Hadsphaltic being restructured

TOPHadsphalticrestructuredLEAD

Hadsphaltic
International Ltd., one of Cayman’s long-standing major construction companies,
is undergoing a restructuring process that has temporarily closed its offices
and shut down its building projects.

Turks
and Caicos-based group CEO Allan Forrest said Monday the situation was only
temporary.

“The
status is we have been undergoing some minor restructuring in the company,” he
said. “By the end of this week it should all be sorted out and we’ll be back on
track.”

Mr.
Forrest said there would be some new ownership of the company.

“Part
of the restructuring includes taking in new investment,” he said.

Hadsphaltic
is a subsidiary of Johnston International Ltd. 
The company is now based in Turks and Caicos, but also has operations in
the Cayman Islands, the Bahamas, Barbados, Belize, Trinidad and Tobago and
other Caribbean Islands. The company first arrived in Cayman in 1966 when it
won a contract to extend and improve the runway facilities at Owen Roberts
International Airport. Its major projects over the years include the Holiday
Inn Hotel, the Hyatt Regency Hotel, the Hyatt Beach Suites, the Westin Hotel,
the Port Authority Building, the Cayman National Bank Building, Prospect
Primary School and many others.

Hadsphaltic
only has one major project going on in Cayman, the new airplane hangar facility
for the Mosquito Research and Control Unit. William Petrie, unit director, was
unaware Monday morning that Hadsphaltic had any issues. He confirmed that the
job stoppage was not a result of anything the MRCU had done or neglected to do.

“We’re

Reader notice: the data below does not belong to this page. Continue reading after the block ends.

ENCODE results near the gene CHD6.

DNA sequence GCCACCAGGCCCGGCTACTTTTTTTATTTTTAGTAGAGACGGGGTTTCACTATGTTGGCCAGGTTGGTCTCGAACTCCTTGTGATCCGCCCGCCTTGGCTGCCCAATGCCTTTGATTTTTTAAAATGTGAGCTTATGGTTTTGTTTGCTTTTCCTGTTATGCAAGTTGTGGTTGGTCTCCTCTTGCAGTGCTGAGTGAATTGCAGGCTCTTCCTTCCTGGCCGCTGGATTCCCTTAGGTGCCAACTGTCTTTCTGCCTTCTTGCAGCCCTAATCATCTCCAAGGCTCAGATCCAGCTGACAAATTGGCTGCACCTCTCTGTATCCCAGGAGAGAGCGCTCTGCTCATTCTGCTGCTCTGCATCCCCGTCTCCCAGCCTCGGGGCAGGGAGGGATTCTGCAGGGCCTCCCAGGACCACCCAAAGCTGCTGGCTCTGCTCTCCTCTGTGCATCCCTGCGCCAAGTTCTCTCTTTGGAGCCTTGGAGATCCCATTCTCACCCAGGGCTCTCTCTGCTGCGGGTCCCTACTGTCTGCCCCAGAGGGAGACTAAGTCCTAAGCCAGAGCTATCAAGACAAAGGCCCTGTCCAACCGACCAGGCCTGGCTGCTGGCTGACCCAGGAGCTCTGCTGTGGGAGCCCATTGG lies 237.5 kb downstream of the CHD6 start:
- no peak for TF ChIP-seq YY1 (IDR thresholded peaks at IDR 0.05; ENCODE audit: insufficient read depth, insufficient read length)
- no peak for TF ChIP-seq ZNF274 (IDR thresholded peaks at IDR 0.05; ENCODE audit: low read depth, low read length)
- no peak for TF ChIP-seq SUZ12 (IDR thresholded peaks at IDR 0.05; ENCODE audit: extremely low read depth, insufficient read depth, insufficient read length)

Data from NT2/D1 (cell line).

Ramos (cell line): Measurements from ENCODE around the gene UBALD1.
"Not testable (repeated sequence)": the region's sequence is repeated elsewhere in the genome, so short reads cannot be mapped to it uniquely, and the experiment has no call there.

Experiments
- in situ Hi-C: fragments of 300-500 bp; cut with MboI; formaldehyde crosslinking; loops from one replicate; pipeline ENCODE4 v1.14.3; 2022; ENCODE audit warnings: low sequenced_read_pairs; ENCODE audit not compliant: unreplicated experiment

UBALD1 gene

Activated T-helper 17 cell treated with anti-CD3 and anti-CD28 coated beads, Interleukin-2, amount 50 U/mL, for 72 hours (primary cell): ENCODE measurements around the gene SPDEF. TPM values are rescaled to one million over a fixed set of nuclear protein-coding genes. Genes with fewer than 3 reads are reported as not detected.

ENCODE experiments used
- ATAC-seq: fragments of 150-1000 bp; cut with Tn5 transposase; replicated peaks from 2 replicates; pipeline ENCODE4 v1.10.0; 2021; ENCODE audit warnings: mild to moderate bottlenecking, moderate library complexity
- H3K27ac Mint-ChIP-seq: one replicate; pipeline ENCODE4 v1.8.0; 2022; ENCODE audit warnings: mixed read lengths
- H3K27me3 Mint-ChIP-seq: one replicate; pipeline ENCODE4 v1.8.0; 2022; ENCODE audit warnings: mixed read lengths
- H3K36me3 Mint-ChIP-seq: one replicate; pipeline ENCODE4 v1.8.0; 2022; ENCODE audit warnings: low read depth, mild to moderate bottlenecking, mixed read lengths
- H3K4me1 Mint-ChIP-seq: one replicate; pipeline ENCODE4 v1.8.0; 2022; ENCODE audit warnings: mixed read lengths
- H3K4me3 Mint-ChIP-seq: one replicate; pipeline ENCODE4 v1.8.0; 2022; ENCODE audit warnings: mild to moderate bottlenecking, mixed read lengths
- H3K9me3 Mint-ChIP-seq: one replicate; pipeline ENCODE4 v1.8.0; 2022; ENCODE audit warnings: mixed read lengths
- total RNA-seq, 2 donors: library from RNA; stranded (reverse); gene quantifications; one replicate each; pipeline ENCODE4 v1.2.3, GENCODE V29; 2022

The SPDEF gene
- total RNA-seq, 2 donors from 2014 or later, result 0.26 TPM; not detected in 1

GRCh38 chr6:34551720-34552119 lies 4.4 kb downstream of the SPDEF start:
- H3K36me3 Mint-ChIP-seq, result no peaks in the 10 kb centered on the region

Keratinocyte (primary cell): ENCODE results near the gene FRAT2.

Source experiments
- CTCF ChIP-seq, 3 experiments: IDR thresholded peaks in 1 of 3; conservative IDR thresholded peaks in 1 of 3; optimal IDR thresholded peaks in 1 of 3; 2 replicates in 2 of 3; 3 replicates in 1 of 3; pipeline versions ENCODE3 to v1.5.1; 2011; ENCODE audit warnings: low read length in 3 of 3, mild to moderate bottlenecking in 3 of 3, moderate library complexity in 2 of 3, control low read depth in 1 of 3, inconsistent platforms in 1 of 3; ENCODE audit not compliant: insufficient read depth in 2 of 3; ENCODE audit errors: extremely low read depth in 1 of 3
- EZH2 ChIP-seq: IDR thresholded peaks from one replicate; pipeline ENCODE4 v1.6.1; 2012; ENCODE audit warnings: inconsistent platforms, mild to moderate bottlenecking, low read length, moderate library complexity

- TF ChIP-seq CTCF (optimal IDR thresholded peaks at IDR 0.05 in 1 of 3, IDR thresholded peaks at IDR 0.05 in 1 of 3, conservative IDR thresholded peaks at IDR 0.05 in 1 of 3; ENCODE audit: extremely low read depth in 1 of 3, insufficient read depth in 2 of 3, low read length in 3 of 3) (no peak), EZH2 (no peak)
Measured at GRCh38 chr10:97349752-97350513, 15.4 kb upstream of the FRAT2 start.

fully paid up with Hadsphaltic and anybody else involved with [the hangar
facility project].”

Mr.
Petrie said the project, thus far, had progressed very smoothly, and was about
half-way completed.

“Hadsphaltic
is a good bit ahead of schedule,” he said.

The
hanger facility will replace the old MRCU hanger, which was condemned after
Hurricane Ivan in September 2004. It will consist of a hurricane-resistant
hanger for the Unit’s two airplanes, as well as a workshop, offices and a
separate pesticide storage building.

“The
design is excellent and it’s a strong building,” Mr. Petrie said. “The only
problem is it’s only half a building.”

Mr.
Petrie, who had been off island last week, said he had been contacted by the
Public Works Department Monday morning and told the contractor had suspended
work on the hangar project Friday and Saturday “because of the weather”.  He was told they would be returning to work
on Tuesday. Mr. Petrie said he found it odd that the contractor wouldn’t return
to work until Tuesday, rather than Monday, if work had been suspended because
of bad weather last week. Work, however, did not resume Tuesday as expected, and
the gates to the job site remained locked.

Later
Tuesday morning, Mr. Petrie said he was again contacted by Public Works.

“They
told me, without any panic or concern, that work had been stopped and that
Hadsphaltic had some kind of issue,” he said. “But they assured me work would
recommence the early part of this week.”

Mr.
Petrie said he hoped to learn more about the situation when he met with
Hadsphaltic representatives on Wednesday in a previously scheduled monthly
progress meeting. He said no one had contacted him to say the meeting had been
cancelled.

Calls
made to Hadsphaltic’s offices at the Marquis Place on Monday went straight to
the automated answering service and no one answered any of the extensions. The
doors were locked and the lights were off inside the office on Monday afternoon
and there was no sign on the door indicating why the office was closed. On Tuesday
morning, the company’s office doors remained locked and most of the lights
inside were off; however there was at least one person sitting at a desk
inside.

TOPHadsphalticrestructuredSTORY

The gates to the Mosquito Research and Control Unit hanger facility project remained locked on Tuesday as work on the project stopped because of issues with the general contractor, Hadsphaltic International Ltd.
Photo: Alan Markoff

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